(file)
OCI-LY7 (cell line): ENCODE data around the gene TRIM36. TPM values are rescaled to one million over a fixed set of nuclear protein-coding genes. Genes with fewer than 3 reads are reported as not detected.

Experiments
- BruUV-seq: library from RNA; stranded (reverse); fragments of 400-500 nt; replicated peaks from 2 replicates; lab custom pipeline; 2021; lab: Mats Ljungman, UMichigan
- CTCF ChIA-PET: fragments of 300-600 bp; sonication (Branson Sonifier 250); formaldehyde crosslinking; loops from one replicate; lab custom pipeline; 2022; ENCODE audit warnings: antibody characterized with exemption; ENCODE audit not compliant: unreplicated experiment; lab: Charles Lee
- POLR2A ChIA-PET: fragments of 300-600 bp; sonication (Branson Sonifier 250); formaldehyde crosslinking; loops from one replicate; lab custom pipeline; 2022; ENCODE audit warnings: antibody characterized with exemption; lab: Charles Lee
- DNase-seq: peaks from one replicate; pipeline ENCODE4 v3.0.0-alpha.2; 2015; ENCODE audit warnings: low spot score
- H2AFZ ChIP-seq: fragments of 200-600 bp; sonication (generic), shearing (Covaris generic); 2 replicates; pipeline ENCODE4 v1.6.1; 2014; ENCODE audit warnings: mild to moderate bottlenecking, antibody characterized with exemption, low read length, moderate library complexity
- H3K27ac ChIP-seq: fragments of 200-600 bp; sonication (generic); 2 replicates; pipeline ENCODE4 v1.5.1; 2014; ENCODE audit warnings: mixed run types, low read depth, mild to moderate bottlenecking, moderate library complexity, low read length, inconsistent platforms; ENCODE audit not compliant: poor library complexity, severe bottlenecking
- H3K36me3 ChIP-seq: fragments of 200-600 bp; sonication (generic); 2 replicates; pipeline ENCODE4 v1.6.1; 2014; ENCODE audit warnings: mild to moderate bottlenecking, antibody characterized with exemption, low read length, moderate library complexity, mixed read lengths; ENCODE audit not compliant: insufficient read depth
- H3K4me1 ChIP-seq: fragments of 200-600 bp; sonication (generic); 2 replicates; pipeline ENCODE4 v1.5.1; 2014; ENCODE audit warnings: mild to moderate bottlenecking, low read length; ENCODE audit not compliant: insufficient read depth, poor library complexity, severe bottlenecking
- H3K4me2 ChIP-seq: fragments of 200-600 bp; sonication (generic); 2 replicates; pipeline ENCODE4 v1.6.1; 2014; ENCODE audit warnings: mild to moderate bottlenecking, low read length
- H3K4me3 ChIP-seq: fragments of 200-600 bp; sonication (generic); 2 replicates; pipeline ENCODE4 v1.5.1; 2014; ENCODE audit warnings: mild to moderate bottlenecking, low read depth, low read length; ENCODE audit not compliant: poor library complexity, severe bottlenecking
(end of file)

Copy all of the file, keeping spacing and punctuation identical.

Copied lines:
OCI-LY7 (cell line): ENCODE data around the gene TRIM36. TPM values are rescaled to one million over a fixed set of nuclear protein-coding genes. Genes with fewer than 3 reads are reported as not detected.

Experiments
- BruUV-seq: library from RNA; stranded (reverse); fragments of 400-500 nt; replicated peaks from 2 replicates; lab custom pipeline; 2021; lab: Mats Ljungman, UMichigan
- CTCF ChIA-PET: fragments of 300-600 bp; sonication (Branson Sonifier 250); formaldehyde crosslinking; loops from one replicate; lab custom pipeline; 2022; ENCODE audit warnings: antibody characterized with exemption; ENCODE audit not compliant: unreplicated experiment; lab: Charles Lee
- POLR2A ChIA-PET: fragments of 300-600 bp; sonication (Branson Sonifier 250); formaldehyde crosslinking; loops from one replicate; lab custom pipeline; 2022; ENCODE audit warnings: antibody characterized with exemption; lab: Charles Lee
- DNase-seq: peaks from one replicate; pipeline ENCODE4 v3.0.0-alpha.2; 2015; ENCODE audit warnings: low spot score
- H2AFZ ChIP-seq: fragments of 200-600 bp; sonication (generic), shearing (Covaris generic); 2 replicates; pipeline ENCODE4 v1.6.1; 2014; ENCODE audit warnings: mild to moderate bottlenecking, antibody characterized with exemption, low read length, moderate library complexity
- H3K27ac ChIP-seq: fragments of 200-600 bp; sonication (generic); 2 replicates; pipeline ENCODE4 v1.5.1; 2014; ENCODE audit warnings: mixed run types, low read depth, mild to moderate bottlenecking, moderate library complexity, low read length, inconsistent platforms; ENCODE audit not compliant: poor library complexity, severe bottlenecking
- H3K36me3 ChIP-seq: fragments of 200-600 bp; sonication (generic); 2 replicates; pipeline ENCODE4 v1.6.1; 2014; ENCODE audit warnings: mild to moderate bottlenecking, antibody characterized with exemption, low read length, moderate library complexity, mixed read lengths; ENCODE audit not compliant: insufficient read depth
- H3K4me1 ChIP-seq: fragments of 200-600 bp; sonication (generic); 2 replicates; pipeline ENCODE4 v1.5.1; 2014; ENCODE audit warnings: mild to moderate bottlenecking, low read length; ENCODE audit not compliant: insufficient read depth, poor library complexity, severe bottlenecking
- H3K4me2 ChIP-seq: fragments of 200-600 bp; sonication (generic); 2 replicates; pipeline ENCODE4 v1.6.1; 2014; ENCODE audit warnings: mild to moderate bottlenecking, low read length
- H3K4me3 ChIP-seq: fragments of 200-600 bp; sonication (generic); 2 replicates; pipeline ENCODE4 v1.5.1; 2014; ENCODE audit warnings: mild to moderate bottlenecking, low read depth, low read length; ENCODE audit not compliant: poor library complexity, severe bottlenecking